Bengalurus Freedom Park once had the gallows the last hanging was in 1968Anisha Sheth
news Thursday, July 30, 2015 - 05:30

 

Built in 1867 by the British, the old Bangalore Central Jail – its official name has not been changed – on Sheshadri Road possibly housed the first gallows in the state. It was in use until around 2000, when it was shifted to Parappana Agrahara on the outskirts of the city. 

Retired teacher and Bengaluru historian Suresh Moona says that the government was all set to demolish the old structure, but due to pressure from heritage activists, decided to convert it into a memorial, where the gallows still stand. The last hanging here was in 1968. Hangings since then have been carried out in Hindalga Central Jail in Belagavi district.

Renamed Freedom Park – a popular cultural and protest venue – it is now being maintained by the Bruhat Bengaluru Mahanagara Palike. It was inaugurated in February 2009. “Freedom fighters were proud that they were jailed there. Then, people were proud that they were jailed during the Emergency,” Moona says.

H S Doreswamy is one of the few people who were jailed during the British rule of the Indian sub-continent are still living. Doreswamy has been imprisoned there twice – the first time, for 14 months in 1942-43 during the Quit India Movement and later for four months during the Emergency.

He recalls that political prisoners were usually kept separately from those who had been jailed for crimes. In 1942, several Congress Working Committee members including former Karnataka chief minister K Hanumanthayya, former home minister M V Rama Rao, and H V Dasappa, P Subramanya, H Siddaiah were jailed here; and during the Emergency, L K Advani, Rama Jois, Michael Fernandes, Snehalata Reddy were imprisoned.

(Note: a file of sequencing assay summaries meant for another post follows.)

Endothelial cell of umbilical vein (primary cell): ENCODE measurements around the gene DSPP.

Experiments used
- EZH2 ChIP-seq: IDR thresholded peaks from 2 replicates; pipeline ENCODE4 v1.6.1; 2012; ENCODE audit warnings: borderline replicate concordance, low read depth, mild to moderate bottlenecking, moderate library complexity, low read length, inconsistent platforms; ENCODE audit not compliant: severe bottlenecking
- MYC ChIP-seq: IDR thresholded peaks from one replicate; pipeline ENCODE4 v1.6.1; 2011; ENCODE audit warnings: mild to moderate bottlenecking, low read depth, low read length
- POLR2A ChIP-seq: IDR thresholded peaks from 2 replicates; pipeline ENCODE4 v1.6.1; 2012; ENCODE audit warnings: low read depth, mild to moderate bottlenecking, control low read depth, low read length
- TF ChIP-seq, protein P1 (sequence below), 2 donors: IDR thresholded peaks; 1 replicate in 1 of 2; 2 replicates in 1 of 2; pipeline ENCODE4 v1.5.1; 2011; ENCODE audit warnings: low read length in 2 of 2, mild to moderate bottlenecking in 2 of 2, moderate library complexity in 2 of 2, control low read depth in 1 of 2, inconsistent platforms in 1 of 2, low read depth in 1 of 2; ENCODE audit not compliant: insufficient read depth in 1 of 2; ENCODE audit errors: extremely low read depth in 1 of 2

Read: How the Emergency took my mother away

According to official signboards, the prison complex is a "panoptican". A British philosopher and jurist named Jeremy Bentham came up with the idea of a structure he called the Panopticon, a circular penitentiary designed to facilitate constant surveillance of the entire facility from a central watch tower. According to the University College London website, however, his ideas were only implemented in a limited manner. 

Doreswamy says that the guards could see every part of the prison complex – the barracks, the kitchen, the solitary confinement area. (The view from inside Barrack A). Port Blair’s Cellular Jail is also built on this principle. (For a detailed understanding of the old structure, see here.)

Signboards put up by the government say that this corridor of Parallel Walls was the only way to enter the prison barracks area from the entry gate, and that each area was separated from the other by high walls. 

A lot had changed in the time that he had been imprisoned under the British and when he was jailed during the Emergency. “In the mornings, in ’75, I was surprised to see everybody standing with tooth brushes in their hand. I wondered whether I was in jail or in a hostel!” he says.